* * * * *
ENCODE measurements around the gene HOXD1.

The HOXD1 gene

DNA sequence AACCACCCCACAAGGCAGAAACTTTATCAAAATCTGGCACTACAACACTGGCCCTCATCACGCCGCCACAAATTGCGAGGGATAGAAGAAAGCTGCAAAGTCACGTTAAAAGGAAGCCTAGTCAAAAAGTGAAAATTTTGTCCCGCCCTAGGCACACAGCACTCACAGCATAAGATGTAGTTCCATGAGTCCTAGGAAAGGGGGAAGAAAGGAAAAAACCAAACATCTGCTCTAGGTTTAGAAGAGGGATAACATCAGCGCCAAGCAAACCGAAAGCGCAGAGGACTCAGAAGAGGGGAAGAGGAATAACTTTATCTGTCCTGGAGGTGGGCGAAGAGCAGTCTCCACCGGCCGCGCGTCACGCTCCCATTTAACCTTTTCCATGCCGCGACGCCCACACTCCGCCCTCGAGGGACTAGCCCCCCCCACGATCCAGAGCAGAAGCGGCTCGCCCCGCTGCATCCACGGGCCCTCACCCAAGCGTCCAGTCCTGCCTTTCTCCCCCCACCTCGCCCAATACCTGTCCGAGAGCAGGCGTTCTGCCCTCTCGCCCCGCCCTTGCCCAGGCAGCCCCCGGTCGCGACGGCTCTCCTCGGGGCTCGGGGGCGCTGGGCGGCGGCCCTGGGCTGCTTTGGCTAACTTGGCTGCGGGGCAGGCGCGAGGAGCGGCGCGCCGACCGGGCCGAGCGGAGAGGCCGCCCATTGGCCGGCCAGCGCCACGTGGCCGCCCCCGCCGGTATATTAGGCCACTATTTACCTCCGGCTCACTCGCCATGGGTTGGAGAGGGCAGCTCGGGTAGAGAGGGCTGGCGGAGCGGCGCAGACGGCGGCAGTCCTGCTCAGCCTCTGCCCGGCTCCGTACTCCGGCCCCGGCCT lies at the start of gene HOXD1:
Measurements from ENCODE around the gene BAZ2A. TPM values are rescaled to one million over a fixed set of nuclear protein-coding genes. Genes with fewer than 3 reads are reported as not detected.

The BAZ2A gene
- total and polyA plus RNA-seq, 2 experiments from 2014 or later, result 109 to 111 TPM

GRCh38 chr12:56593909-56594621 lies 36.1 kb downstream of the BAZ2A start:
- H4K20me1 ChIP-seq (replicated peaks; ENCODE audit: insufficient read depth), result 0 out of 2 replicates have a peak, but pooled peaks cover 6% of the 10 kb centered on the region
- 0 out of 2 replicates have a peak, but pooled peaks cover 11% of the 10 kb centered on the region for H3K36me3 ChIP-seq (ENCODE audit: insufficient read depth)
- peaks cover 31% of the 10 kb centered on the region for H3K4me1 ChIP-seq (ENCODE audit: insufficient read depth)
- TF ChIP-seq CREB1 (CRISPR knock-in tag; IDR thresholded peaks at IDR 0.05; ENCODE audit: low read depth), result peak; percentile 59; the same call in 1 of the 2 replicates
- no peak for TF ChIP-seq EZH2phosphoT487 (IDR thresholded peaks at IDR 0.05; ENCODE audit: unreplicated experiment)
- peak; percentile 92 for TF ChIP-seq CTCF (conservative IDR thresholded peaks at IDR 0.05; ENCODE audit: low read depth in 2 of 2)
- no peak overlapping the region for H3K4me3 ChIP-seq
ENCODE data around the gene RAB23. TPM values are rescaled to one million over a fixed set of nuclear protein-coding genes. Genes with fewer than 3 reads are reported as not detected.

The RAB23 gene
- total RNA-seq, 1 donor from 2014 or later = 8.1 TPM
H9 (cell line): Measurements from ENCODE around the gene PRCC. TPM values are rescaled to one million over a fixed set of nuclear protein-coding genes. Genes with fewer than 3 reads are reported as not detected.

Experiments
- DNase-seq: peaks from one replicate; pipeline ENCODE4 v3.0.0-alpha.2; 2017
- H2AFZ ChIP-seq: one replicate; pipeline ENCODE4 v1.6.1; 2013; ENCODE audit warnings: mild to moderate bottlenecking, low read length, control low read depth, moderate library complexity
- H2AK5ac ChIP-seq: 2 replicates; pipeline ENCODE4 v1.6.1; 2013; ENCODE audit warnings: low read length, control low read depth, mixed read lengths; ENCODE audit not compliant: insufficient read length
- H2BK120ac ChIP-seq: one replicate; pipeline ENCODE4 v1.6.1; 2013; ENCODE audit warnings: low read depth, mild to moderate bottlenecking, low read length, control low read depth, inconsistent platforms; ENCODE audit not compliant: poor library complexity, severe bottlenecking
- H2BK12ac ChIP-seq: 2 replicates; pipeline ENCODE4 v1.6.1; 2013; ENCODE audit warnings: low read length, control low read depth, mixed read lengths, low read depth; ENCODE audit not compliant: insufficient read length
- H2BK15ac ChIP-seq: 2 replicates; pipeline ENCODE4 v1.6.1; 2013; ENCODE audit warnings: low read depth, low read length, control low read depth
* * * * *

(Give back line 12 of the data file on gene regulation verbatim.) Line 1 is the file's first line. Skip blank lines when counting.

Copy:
- no peak for TF ChIP-seq EZH2phosphoT487 (IDR thresholded peaks at IDR 0.05; ENCODE audit: unreplicated experiment)